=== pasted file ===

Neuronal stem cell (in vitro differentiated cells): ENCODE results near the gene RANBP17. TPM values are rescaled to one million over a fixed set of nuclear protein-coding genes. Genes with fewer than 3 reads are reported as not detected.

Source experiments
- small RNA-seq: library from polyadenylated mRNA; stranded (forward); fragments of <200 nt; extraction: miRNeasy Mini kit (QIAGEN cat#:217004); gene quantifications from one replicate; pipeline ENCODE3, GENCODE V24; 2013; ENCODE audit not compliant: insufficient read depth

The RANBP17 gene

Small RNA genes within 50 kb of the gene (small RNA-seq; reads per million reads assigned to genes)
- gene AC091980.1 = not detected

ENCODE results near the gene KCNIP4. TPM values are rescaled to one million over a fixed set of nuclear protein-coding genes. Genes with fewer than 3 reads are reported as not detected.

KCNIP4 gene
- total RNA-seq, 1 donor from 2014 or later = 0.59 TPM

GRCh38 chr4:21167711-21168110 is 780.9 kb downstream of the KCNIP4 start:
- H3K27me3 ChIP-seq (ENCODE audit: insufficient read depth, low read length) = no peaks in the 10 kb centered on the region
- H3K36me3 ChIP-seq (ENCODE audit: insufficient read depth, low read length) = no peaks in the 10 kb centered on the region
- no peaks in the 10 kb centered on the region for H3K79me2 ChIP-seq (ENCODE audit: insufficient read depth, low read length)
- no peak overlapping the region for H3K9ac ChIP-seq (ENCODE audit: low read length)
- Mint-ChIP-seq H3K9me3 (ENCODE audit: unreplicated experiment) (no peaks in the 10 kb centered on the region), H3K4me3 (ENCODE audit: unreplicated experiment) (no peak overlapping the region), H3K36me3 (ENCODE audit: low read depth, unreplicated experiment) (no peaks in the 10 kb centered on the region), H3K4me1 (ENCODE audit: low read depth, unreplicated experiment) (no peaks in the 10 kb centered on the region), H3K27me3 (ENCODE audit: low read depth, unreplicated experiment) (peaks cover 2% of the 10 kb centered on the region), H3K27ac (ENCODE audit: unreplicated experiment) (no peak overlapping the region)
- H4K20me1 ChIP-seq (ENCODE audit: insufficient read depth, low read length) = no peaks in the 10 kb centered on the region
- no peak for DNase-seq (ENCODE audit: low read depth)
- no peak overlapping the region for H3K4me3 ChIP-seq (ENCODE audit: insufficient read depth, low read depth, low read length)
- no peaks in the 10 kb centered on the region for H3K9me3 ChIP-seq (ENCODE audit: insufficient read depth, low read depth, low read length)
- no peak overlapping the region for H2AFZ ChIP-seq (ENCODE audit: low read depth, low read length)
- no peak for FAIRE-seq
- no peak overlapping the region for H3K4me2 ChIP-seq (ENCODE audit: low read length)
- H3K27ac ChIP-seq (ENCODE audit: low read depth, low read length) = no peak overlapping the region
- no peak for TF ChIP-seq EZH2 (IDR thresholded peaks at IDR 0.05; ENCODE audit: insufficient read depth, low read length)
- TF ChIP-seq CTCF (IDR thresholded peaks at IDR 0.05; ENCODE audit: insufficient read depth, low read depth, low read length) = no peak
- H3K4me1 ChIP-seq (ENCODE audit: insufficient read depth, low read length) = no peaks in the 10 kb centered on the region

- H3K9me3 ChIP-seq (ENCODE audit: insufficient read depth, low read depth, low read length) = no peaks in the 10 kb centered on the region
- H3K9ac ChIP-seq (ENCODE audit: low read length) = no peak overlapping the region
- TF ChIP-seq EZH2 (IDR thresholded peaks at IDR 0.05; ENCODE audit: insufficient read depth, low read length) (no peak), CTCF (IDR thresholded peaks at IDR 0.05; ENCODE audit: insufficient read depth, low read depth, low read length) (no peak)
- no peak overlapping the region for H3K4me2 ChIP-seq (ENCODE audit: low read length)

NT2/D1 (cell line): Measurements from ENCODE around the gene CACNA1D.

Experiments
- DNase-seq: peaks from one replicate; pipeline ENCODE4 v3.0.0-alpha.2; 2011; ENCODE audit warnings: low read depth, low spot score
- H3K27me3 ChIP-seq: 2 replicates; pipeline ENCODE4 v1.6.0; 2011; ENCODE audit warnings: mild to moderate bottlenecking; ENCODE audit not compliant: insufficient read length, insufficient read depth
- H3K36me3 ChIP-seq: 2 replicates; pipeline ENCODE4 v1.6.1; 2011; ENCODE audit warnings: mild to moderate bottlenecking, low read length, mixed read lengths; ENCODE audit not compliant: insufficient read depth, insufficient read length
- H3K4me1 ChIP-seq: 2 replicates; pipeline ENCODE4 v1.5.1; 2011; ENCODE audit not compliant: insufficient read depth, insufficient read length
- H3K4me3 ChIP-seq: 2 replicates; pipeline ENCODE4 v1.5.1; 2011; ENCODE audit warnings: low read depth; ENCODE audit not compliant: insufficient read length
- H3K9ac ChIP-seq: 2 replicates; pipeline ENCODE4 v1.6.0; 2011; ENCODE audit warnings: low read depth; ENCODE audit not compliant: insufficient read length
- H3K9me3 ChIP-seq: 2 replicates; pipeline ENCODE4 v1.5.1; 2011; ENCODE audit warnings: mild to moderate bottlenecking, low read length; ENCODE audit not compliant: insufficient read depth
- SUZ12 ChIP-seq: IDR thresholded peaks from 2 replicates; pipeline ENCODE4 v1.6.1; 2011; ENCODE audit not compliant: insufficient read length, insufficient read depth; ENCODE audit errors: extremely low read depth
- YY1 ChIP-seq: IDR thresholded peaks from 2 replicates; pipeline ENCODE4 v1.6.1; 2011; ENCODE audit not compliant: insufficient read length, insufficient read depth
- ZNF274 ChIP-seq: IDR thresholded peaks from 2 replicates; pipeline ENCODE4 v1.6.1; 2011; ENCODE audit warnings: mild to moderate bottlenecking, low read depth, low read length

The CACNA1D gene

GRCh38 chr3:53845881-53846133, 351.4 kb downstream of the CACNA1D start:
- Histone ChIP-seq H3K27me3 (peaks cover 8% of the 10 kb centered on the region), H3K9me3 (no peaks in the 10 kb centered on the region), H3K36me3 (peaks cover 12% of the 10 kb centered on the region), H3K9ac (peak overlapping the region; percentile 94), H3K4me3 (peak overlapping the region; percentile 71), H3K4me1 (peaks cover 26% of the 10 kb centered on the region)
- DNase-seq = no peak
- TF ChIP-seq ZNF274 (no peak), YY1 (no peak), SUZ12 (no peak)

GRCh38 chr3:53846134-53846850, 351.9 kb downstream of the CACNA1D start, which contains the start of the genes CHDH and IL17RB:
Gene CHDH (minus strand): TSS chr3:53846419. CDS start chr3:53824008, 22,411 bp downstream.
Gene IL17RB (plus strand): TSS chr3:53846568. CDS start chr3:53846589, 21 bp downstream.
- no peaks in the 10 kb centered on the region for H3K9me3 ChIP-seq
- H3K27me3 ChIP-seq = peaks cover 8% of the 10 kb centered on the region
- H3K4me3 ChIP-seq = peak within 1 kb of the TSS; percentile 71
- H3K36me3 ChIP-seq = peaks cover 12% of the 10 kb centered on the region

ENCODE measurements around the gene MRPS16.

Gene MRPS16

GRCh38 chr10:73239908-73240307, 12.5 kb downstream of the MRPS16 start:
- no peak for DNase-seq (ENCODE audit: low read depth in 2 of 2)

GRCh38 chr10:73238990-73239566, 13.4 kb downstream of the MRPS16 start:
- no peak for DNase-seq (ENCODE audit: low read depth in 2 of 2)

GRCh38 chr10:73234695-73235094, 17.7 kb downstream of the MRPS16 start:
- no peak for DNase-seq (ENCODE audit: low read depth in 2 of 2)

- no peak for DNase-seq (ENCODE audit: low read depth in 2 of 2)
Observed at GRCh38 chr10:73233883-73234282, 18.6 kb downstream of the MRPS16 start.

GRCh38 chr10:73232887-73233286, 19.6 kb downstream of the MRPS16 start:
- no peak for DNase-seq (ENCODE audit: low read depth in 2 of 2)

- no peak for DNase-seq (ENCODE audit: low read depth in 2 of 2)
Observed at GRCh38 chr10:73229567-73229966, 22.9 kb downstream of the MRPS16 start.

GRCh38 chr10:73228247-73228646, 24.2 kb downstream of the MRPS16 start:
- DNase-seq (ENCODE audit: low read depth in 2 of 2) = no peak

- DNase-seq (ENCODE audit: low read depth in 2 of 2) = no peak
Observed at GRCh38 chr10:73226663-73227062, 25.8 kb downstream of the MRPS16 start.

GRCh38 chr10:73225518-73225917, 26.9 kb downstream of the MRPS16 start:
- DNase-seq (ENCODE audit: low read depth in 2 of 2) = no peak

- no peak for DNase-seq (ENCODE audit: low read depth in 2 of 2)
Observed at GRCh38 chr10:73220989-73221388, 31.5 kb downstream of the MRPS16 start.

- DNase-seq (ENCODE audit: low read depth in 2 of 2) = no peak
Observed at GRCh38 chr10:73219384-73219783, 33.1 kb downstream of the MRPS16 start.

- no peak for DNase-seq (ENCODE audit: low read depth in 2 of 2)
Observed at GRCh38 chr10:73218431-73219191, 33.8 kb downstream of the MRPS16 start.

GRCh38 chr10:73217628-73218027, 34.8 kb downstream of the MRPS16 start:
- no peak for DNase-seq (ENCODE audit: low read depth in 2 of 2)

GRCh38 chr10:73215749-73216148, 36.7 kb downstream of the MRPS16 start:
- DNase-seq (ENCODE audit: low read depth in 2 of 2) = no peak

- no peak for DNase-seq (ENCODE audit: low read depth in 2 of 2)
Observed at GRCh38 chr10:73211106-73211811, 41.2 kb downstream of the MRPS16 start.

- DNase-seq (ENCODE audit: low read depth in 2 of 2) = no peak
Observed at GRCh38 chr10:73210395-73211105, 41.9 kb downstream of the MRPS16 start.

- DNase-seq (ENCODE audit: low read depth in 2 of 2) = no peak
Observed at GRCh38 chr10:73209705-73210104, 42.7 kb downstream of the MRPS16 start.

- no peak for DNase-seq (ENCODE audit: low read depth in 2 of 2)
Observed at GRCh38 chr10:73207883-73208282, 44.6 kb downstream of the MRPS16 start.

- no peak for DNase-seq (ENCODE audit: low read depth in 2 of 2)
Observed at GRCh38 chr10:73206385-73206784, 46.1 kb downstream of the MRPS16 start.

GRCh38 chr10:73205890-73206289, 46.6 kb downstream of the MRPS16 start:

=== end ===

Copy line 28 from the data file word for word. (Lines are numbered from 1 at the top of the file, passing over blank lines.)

- H3K9ac ChIP-seq (ENCODE audit: low read length) = no peak overlapping the region